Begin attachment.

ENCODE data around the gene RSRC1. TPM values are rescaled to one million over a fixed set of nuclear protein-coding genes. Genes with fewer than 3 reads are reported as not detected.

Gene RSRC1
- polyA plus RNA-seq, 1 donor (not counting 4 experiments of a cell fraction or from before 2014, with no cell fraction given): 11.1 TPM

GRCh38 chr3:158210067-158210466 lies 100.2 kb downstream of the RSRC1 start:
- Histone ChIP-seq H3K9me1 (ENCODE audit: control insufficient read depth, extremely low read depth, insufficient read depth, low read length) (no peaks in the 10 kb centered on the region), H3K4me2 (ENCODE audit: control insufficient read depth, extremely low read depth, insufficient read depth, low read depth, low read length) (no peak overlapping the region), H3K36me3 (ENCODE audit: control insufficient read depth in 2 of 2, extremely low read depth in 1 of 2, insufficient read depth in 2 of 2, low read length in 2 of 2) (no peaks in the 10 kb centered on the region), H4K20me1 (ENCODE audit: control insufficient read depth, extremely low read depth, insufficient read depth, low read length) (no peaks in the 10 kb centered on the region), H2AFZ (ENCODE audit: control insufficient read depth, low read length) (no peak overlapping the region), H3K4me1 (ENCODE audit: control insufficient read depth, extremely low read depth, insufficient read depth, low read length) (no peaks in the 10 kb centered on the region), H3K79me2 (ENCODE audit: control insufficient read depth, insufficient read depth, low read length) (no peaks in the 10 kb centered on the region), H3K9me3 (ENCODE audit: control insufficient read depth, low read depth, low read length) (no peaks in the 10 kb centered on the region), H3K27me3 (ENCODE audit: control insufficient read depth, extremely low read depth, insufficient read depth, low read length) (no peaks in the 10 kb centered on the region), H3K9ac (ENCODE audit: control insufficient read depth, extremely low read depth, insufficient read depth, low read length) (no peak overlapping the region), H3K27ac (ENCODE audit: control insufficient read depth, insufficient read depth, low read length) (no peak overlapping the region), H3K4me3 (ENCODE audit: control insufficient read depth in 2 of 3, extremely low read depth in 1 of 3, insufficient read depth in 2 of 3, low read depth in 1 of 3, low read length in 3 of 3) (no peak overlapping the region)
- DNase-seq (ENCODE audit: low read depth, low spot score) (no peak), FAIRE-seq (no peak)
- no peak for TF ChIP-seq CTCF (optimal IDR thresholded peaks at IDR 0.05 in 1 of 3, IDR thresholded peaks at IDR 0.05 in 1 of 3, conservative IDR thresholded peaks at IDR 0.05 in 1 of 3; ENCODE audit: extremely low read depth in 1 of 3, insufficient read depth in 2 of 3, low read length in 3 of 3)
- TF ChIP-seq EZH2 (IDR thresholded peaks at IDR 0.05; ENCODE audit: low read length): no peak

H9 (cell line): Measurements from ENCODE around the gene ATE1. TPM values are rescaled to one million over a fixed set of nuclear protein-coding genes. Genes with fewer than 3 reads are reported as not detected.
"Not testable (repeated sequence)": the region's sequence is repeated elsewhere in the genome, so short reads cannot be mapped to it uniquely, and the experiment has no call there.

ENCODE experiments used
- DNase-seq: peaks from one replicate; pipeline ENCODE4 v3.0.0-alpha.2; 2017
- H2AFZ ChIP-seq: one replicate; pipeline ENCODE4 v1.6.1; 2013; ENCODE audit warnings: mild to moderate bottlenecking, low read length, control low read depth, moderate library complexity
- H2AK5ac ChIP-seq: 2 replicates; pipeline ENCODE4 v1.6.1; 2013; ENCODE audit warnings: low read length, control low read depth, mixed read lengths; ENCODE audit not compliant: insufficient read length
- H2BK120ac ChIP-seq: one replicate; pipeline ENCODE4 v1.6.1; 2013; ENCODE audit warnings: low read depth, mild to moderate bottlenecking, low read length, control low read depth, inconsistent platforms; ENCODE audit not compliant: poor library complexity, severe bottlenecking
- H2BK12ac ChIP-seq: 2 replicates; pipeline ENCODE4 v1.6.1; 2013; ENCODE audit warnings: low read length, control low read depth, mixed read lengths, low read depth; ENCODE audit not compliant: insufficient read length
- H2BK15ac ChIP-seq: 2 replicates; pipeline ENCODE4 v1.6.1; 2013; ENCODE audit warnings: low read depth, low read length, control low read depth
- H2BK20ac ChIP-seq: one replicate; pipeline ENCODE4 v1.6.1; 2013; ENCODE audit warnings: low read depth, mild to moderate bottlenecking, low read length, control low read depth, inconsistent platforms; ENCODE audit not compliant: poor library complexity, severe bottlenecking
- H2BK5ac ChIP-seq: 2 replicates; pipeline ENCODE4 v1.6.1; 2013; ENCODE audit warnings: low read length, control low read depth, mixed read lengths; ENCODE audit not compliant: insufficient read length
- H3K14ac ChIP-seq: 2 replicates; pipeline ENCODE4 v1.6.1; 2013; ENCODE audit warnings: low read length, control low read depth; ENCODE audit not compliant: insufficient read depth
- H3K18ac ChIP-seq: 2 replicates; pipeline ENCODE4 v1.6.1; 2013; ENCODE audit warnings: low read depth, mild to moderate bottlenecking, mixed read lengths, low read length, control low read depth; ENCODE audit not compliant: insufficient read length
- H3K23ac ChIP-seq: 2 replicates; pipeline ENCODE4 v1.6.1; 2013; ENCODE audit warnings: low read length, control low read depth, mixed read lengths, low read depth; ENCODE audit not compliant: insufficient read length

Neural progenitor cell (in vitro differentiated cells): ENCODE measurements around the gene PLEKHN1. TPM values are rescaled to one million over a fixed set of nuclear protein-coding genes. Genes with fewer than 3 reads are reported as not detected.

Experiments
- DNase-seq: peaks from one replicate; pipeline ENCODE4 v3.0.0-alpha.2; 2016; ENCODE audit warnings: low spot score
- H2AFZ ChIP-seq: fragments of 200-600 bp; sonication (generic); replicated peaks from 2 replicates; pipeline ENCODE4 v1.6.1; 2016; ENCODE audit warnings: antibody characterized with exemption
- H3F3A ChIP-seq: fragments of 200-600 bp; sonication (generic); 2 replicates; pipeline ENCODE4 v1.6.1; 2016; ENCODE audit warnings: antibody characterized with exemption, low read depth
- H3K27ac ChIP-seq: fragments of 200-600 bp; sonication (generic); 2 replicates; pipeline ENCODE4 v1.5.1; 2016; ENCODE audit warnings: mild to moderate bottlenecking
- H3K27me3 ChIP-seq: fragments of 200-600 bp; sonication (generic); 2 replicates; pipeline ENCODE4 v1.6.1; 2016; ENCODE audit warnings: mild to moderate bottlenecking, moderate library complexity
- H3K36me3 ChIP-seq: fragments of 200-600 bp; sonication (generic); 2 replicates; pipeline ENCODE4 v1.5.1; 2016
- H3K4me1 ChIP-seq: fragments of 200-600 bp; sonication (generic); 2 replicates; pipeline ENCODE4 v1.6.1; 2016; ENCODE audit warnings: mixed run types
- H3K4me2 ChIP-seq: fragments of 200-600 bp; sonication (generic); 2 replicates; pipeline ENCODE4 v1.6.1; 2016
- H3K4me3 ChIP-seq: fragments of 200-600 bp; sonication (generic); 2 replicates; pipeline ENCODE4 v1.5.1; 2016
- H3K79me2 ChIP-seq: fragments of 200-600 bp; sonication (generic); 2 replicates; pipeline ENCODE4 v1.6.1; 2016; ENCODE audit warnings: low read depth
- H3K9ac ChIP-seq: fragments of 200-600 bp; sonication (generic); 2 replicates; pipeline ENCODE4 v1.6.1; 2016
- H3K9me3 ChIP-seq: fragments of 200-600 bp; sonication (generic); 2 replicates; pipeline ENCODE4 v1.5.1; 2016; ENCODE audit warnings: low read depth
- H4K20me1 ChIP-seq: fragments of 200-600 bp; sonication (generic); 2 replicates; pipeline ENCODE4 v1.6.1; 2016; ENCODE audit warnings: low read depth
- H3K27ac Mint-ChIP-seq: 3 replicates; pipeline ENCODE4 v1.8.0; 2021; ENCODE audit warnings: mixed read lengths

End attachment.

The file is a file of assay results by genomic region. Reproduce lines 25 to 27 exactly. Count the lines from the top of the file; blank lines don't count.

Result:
- DNase-seq: peaks from one replicate; pipeline ENCODE4 v3.0.0-alpha.2; 2016; ENCODE audit warnings: low spot score
- H2AFZ ChIP-seq: fragments of 200-600 bp; sonication (generic); replicated peaks from 2 replicates; pipeline ENCODE4 v1.6.1; 2016; ENCODE audit warnings: antibody characterized with exemption
- H3F3A ChIP-seq: fragments of 200-600 bp; sonication (generic); 2 replicates; pipeline ENCODE4 v1.6.1; 2016; ENCODE audit warnings: antibody characterized with exemption, low read depth